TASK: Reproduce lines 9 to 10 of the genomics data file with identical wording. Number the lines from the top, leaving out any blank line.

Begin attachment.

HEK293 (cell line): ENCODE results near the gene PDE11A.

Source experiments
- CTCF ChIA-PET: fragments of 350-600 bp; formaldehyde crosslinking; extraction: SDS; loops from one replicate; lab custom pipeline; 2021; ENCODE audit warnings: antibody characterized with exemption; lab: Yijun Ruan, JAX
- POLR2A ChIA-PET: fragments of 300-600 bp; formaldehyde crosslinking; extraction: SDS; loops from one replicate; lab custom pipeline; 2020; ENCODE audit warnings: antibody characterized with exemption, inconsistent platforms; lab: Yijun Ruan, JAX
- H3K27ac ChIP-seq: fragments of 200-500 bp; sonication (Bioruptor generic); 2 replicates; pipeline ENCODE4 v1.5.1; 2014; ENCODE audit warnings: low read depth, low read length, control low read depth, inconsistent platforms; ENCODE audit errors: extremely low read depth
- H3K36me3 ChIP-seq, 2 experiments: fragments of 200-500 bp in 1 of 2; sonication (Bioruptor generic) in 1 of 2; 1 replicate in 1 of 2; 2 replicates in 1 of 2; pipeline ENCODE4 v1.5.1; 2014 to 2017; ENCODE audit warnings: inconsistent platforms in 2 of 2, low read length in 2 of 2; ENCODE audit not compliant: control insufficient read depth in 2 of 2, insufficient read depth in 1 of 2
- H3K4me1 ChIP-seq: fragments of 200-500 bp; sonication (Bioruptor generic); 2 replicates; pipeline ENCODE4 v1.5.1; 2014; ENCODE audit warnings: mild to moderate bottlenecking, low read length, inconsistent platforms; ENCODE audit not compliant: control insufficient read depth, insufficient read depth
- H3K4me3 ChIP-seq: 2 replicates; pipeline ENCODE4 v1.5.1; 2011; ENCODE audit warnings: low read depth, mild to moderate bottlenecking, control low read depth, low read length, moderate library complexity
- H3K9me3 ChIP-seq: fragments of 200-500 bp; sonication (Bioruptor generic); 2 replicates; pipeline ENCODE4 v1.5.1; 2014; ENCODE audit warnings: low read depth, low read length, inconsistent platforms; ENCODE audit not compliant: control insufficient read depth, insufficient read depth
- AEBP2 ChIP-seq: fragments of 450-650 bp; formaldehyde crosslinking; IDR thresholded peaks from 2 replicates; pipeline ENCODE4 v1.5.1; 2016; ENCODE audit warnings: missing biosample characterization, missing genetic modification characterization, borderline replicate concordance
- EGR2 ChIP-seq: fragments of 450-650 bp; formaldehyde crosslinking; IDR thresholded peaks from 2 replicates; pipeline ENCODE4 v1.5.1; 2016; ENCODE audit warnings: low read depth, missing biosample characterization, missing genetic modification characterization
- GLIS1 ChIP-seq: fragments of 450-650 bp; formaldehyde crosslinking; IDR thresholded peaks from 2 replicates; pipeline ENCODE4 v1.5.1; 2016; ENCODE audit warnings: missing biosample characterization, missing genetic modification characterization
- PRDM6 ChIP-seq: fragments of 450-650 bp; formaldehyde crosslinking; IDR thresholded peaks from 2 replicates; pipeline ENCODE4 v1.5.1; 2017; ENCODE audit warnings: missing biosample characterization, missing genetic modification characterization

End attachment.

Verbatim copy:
- H3K9me3 ChIP-seq: fragments of 200-500 bp; sonication (Bioruptor generic); 2 replicates; pipeline ENCODE4 v1.5.1; 2014; ENCODE audit warnings: low read depth, low read length, inconsistent platforms; ENCODE audit not compliant: control insufficient read depth, insufficient read depth
- AEBP2 ChIP-seq: fragments of 450-650 bp; formaldehyde crosslinking; IDR thresholded peaks from 2 replicates; pipeline ENCODE4 v1.5.1; 2016; ENCODE audit warnings: missing biosample characterization, missing genetic modification characterization, borderline replicate concordance